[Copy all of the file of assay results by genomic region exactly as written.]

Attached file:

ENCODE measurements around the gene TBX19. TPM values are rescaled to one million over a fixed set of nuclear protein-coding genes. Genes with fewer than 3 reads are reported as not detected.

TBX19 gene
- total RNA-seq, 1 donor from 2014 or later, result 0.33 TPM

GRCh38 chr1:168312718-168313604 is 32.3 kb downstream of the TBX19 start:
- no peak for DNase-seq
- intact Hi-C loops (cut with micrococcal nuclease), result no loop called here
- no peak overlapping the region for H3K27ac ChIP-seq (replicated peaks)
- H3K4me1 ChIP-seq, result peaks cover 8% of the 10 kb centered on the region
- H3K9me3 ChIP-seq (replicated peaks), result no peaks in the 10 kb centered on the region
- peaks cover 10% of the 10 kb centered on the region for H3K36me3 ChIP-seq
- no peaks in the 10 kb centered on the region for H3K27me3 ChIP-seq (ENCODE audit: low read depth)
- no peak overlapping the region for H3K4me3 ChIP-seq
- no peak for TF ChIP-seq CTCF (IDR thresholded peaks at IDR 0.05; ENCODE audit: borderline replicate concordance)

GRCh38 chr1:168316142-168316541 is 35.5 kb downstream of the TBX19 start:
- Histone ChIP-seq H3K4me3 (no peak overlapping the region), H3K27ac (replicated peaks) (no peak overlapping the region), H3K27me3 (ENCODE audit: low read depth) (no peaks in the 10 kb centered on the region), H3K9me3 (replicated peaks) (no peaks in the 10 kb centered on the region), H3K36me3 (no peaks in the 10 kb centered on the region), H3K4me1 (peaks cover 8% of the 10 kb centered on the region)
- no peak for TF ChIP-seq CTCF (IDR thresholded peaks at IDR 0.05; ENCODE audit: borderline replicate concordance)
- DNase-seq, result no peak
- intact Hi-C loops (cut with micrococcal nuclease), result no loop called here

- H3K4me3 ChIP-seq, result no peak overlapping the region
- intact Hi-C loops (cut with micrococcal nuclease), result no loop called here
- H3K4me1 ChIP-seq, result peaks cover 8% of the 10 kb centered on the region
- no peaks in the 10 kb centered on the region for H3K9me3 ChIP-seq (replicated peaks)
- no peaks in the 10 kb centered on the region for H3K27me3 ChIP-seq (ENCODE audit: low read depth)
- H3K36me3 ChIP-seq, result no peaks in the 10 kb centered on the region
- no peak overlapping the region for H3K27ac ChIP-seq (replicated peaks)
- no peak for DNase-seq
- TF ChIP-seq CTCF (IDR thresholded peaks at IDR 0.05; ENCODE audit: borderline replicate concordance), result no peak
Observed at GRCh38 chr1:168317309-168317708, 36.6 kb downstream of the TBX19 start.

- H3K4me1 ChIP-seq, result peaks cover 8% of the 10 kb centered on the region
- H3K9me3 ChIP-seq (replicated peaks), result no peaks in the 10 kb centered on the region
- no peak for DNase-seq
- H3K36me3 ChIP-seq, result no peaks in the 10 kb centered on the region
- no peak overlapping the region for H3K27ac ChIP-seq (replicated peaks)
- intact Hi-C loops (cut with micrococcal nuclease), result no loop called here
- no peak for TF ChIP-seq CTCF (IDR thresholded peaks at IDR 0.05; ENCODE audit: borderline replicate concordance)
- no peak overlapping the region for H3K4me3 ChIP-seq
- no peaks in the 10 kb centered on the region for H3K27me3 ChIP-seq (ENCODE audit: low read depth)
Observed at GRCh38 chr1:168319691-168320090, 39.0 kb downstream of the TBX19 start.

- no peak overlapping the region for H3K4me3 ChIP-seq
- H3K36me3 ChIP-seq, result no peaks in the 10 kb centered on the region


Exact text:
ENCODE measurements around the gene TBX19. TPM values are rescaled to one million over a fixed set of nuclear protein-coding genes. Genes with fewer than 3 reads are reported as not detected.

TBX19 gene
- total RNA-seq, 1 donor from 2014 or later, result 0.33 TPM

GRCh38 chr1:168312718-168313604 is 32.3 kb downstream of the TBX19 start:
- no peak for DNase-seq
- intact Hi-C loops (cut with micrococcal nuclease), result no loop called here
- no peak overlapping the region for H3K27ac ChIP-seq (replicated peaks)
- H3K4me1 ChIP-seq, result peaks cover 8% of the 10 kb centered on the region
- H3K9me3 ChIP-seq (replicated peaks), result no peaks in the 10 kb centered on the region
- peaks cover 10% of the 10 kb centered on the region for H3K36me3 ChIP-seq
- no peaks in the 10 kb centered on the region for H3K27me3 ChIP-seq (ENCODE audit: low read depth)
- no peak overlapping the region for H3K4me3 ChIP-seq
- no peak for TF ChIP-seq CTCF (IDR thresholded peaks at IDR 0.05; ENCODE audit: borderline replicate concordance)

GRCh38 chr1:168316142-168316541 is 35.5 kb downstream of the TBX19 start:
- Histone ChIP-seq H3K4me3 (no peak overlapping the region), H3K27ac (replicated peaks) (no peak overlapping the region), H3K27me3 (ENCODE audit: low read depth) (no peaks in the 10 kb centered on the region), H3K9me3 (replicated peaks) (no peaks in the 10 kb centered on the region), H3K36me3 (no peaks in the 10 kb centered on the region), H3K4me1 (peaks cover 8% of the 10 kb centered on the region)
- no peak for TF ChIP-seq CTCF (IDR thresholded peaks at IDR 0.05; ENCODE audit: borderline replicate concordance)
- DNase-seq, result no peak
- intact Hi-C loops (cut with micrococcal nuclease), result no loop called here

- H3K4me3 ChIP-seq, result no peak overlapping the region
- intact Hi-C loops (cut with micrococcal nuclease), result no loop called here
- H3K4me1 ChIP-seq, result peaks cover 8% of the 10 kb centered on the region
- no peaks in the 10 kb centered on the region for H3K9me3 ChIP-seq (replicated peaks)
- no peaks in the 10 kb centered on the region for H3K27me3 ChIP-seq (ENCODE audit: low read depth)
- H3K36me3 ChIP-seq, result no peaks in the 10 kb centered on the region
- no peak overlapping the region for H3K27ac ChIP-seq (replicated peaks)
- no peak for DNase-seq
- TF ChIP-seq CTCF (IDR thresholded peaks at IDR 0.05; ENCODE audit: borderline replicate concordance), result no peak
Observed at GRCh38 chr1:168317309-168317708, 36.6 kb downstream of the TBX19 start.

- H3K4me1 ChIP-seq, result peaks cover 8% of the 10 kb centered on the region
- H3K9me3 ChIP-seq (replicated peaks), result no peaks in the 10 kb centered on the region
- no peak for DNase-seq
- H3K36me3 ChIP-seq, result no peaks in the 10 kb centered on the region
- no peak overlapping the region for H3K27ac ChIP-seq (replicated peaks)
- intact Hi-C loops (cut with micrococcal nuclease), result no loop called here
- no peak for TF ChIP-seq CTCF (IDR thresholded peaks at IDR 0.05; ENCODE audit: borderline replicate concordance)
- no peak overlapping the region for H3K4me3 ChIP-seq
- no peaks in the 10 kb centered on the region for H3K27me3 ChIP-seq (ENCODE audit: low read depth)
Observed at GRCh38 chr1:168319691-168320090, 39.0 kb downstream of the TBX19 start.

- no peak overlapping the region for H3K4me3 ChIP-seq
- H3K36me3 ChIP-seq, result no peaks in the 10 kb centered on the region